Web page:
I had to admit he showed a lot more guts about it than I would have under the circumstances. He did his best to avoid reacting because that’s what they really wanted, of course. They wanted him to react, to be angry, to cry, to plead with them to be left alone, to show how much he wanted to be liked by them, to be accepted by them.
But he wouldn’t do it and I admired him for that. Not enough to put my ass on the line defending him, of course. I had enough problems of my own to deal with and no interest at all in committing social suicide with my classmates.
I mean, like I said, I didn’t really know Tommy that well. He was a sophomore and I was a senior so there was really no reason I should have known him all that well. I think the only reason I knew him at all was because his locker was close to mine on the opposite side of the hall. So I would see him from time to time, like that Friday afternoon I had stayed late at the school library to do some research on still another one of those colleges my Mom wanted me to check out.
I had stopped by my locker when I was done to pick up my stuff. Tommy was trying to get his locker open, but without much success. It looked like someone had messed with it somehow.
I just stood there quietly, watching him as he struggled to get it open. He didn’t even know I was there so I just stood there, silently, looking at him.
He was a pretty good looking kid, a little shorter than me. Like Nolan, he was pretty thin but it seemed to me they were thin in different ways. The word that popped into my head when I thought about Nolan was slight. Tommy seemed to me to be more gangly, a growing boy just waiting for the rest of his body to catch up with his arms and legs.
He had black hair and green eyes. I remembered the color of his eyes from talking to him the previous year. They were different, unusual actually; and since his mom was Irish, his eyes twinkled, of course. He wasn’t really special that way. All of the Irish kids had baby faces with eyes that twinkled when they were young. It was only experiences like the one Tommy was going through now that would wipe that twinkle away.
His smile was kind of unusual as well, some kind of cross between a grin and a smirk, but it seemed to be just right for him somehow. Like I said, he was cute. Not as cute as Nolan, of course. No one was as cute as Nolan. But if I had never met Nolan, I could tell I would have been attracted to Tommy now that I was actually looking at him closer than I had ever done before.
Bent over the locker like he was, I had a clear view of his ass. It definitely interested me. I remember feeling myself blush and go hard, then waiting until those afflictions cleared before I decided to speak up.
“How are you, Tommy,” I finally said, interrupting his struggle. “Do you need any help with your locker? I use to have one like yours that was hard to get open. Maybe I could help get it open for you.”
I wanted him to know that not everyone hated him, but he didn’t say anything. He just looked up and stared at me with those incredible green eyes.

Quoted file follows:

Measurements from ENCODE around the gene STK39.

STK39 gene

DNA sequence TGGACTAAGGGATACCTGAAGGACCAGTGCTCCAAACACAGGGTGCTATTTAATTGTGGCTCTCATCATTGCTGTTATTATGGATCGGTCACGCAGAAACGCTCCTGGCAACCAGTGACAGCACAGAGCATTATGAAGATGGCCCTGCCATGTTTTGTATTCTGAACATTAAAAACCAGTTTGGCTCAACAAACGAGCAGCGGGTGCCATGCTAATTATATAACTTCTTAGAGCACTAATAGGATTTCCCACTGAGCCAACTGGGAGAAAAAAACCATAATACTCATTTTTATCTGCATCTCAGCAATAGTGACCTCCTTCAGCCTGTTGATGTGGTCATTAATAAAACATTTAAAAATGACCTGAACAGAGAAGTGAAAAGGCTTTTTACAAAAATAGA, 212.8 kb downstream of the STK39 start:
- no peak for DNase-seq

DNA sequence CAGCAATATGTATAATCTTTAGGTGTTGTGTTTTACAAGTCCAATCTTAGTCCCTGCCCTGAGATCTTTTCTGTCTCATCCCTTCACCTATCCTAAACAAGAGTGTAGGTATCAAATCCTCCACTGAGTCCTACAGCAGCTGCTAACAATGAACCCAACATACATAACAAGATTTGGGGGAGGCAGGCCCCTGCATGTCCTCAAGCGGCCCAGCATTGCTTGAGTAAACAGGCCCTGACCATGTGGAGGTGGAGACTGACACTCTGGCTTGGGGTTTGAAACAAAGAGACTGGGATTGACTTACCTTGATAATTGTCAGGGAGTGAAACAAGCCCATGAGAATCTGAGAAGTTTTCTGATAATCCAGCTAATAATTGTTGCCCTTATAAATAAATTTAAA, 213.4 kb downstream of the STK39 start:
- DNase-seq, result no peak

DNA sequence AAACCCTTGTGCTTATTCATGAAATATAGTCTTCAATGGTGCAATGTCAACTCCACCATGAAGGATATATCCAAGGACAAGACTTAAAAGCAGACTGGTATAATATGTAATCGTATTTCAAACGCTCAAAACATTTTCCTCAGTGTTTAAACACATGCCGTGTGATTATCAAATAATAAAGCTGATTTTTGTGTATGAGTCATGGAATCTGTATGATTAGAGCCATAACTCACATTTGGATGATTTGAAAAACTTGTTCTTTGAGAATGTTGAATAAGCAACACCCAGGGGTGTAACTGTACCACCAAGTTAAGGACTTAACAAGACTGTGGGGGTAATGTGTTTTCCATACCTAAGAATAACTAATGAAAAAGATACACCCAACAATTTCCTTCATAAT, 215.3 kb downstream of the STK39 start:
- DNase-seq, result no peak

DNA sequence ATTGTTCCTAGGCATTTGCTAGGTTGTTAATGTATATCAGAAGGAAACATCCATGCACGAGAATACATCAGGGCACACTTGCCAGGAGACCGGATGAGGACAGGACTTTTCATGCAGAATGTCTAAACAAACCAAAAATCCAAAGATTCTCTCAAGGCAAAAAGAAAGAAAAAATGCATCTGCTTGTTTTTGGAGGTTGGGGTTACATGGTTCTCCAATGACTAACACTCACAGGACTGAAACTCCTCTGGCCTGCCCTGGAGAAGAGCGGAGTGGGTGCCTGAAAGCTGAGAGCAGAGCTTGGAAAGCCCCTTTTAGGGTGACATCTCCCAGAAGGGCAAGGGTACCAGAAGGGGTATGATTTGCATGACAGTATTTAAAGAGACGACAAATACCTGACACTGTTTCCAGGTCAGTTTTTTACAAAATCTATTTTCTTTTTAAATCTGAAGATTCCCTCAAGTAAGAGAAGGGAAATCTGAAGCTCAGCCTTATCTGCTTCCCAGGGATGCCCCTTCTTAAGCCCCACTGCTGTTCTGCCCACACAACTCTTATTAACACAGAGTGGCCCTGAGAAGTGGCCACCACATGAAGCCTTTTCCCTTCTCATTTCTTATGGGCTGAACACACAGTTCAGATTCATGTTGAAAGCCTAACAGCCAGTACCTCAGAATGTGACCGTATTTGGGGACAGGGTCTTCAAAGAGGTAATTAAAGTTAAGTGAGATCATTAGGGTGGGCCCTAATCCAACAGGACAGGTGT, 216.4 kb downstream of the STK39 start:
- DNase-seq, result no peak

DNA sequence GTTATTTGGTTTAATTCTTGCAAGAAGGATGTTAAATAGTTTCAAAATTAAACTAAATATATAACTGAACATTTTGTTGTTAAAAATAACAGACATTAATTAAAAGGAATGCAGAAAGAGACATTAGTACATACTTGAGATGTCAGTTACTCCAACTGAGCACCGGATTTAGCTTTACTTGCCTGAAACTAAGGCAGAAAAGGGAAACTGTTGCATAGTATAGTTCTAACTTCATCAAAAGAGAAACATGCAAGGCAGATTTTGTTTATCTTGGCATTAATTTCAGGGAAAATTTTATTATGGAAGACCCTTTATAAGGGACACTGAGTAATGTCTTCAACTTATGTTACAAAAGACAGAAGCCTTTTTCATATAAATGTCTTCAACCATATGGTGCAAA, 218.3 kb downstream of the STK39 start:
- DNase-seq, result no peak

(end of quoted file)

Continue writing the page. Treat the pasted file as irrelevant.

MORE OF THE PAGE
“I’m really sorry that everyone is giving you such a hard time,” I continued, trying to make him feel better and to elicit some kind of response. And I guess I did. It just wasn’t the response I was expecting.
“Look, Josh, if you want me to suck your cock, you’ll have to get in line,” he said, never taking his eyes off of mine. “There’re already four guys who’ve asked me to do that so it’s not like you’ll be the first.”
I remember being shocked at just how casually he had said it. Then I began wondering who those four guys were. Was it possible that more guys at our school were gay? Or were they just guys who were sexually frustrated and figured Tommy would be easy pickings?
“That’s not what I want, Tommy,” I replied, defensively. “It isn’t like that at all.”
“Well, if you want to beat me up, you’ll have to get in line for that, too,” he added, still staring at me. “There are a lot more than four who want to do that to me. Some of them already have. Wayne’s friends, mostly.”
“I don’t want to beat you up either, Tommy,” I said. “I just want you to know I don’t think there’s anything wrong with being gay. Assuming you are gay, of course. I don’t know that you are and I would never believe anything Wayne says for that matter. But there’s nothing wrong with it if you are.”
Tommy just stared at me for a moment like some kind of wounded animal, trying to figure out exactly what kind of angle I was playing. I could tell he was edgy, waiting for me to drop the other shoe and move in for the kill. By then I’m sure he had seen most of the games kids could play.
“I know it must be hard, Tommy, but not everyone is an asshole like Wayne. I guess the only way some people can feel good about themselves is if they can pick on somebody else.”
By then Tommy had managed to get the door to his locker open. He retrieved what he was looking for, slammed the door shut, and then stood up and took a step forward like he was getting ready to leave. He hesitated, momentarily, and then suddenly turned around.
“Okay,” he said. “Thanks. I appreciate it, Josh. It’s nice of you to say that. And I won’t even tell anyone you said it so you’re safe.”
I didn’t see him for a couple of days after that, but it was hard to avoid all the gossip about him. It was the biggest news in the school and it was everywhere. And, like gossip everywhere, it was mostly lies piled on top of more lies, and pretty nasty ones at that. The lies weren’t even consistent with one another.
That’s how you could tell for sure they were lies, but it didn’t seem to bother anyone all that much. The truth never did.
There wasn’t really a lot I could do about it, of course. Once that kind of shit got started, it was like an avalanche in winter. No one could stop it. Still, whenever they started talking, I would walk away. I didn’t want to hear all that shit and soon enough some of them took notice of that and started talking among themselves.